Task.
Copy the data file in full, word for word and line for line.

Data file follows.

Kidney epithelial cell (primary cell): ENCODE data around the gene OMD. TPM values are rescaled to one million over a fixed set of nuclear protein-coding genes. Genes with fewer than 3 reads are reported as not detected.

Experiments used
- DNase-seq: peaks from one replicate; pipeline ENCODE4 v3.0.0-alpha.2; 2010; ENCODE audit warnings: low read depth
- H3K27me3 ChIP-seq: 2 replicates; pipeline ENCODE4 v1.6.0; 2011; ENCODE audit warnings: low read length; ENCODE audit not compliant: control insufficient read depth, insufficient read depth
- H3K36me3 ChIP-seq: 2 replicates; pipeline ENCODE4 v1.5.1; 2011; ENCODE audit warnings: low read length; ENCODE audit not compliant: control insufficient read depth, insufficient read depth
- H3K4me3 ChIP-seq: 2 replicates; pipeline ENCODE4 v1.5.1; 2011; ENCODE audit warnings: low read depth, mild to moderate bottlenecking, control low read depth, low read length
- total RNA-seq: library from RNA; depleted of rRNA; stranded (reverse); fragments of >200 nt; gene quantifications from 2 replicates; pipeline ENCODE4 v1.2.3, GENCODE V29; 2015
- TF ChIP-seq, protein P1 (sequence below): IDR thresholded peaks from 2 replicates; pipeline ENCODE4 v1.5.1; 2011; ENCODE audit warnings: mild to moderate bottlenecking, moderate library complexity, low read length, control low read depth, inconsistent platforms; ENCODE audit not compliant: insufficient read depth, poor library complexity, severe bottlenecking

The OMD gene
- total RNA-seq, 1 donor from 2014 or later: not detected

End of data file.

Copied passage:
Kidney epithelial cell (primary cell): ENCODE data around the gene OMD. TPM values are rescaled to one million over a fixed set of nuclear protein-coding genes. Genes with fewer than 3 reads are reported as not detected.

Experiments used
- DNase-seq: peaks from one replicate; pipeline ENCODE4 v3.0.0-alpha.2; 2010; ENCODE audit warnings: low read depth
- H3K27me3 ChIP-seq: 2 replicates; pipeline ENCODE4 v1.6.0; 2011; ENCODE audit warnings: low read length; ENCODE audit not compliant: control insufficient read depth, insufficient read depth
- H3K36me3 ChIP-seq: 2 replicates; pipeline ENCODE4 v1.5.1; 2011; ENCODE audit warnings: low read length; ENCODE audit not compliant: control insufficient read depth, insufficient read depth
- H3K4me3 ChIP-seq: 2 replicates; pipeline ENCODE4 v1.5.1; 2011; ENCODE audit warnings: low read depth, mild to moderate bottlenecking, control low read depth, low read length
- total RNA-seq: library from RNA; depleted of rRNA; stranded (reverse); fragments of >200 nt; gene quantifications from 2 replicates; pipeline ENCODE4 v1.2.3, GENCODE V29; 2015
- TF ChIP-seq, protein P1 (sequence below): IDR thresholded peaks from 2 replicates; pipeline ENCODE4 v1.5.1; 2011; ENCODE audit warnings: mild to moderate bottlenecking, moderate library complexity, low read length, control low read depth, inconsistent platforms; ENCODE audit not compliant: insufficient read depth, poor library complexity, severe bottlenecking

The OMD gene
- total RNA-seq, 1 donor from 2014 or later: not detected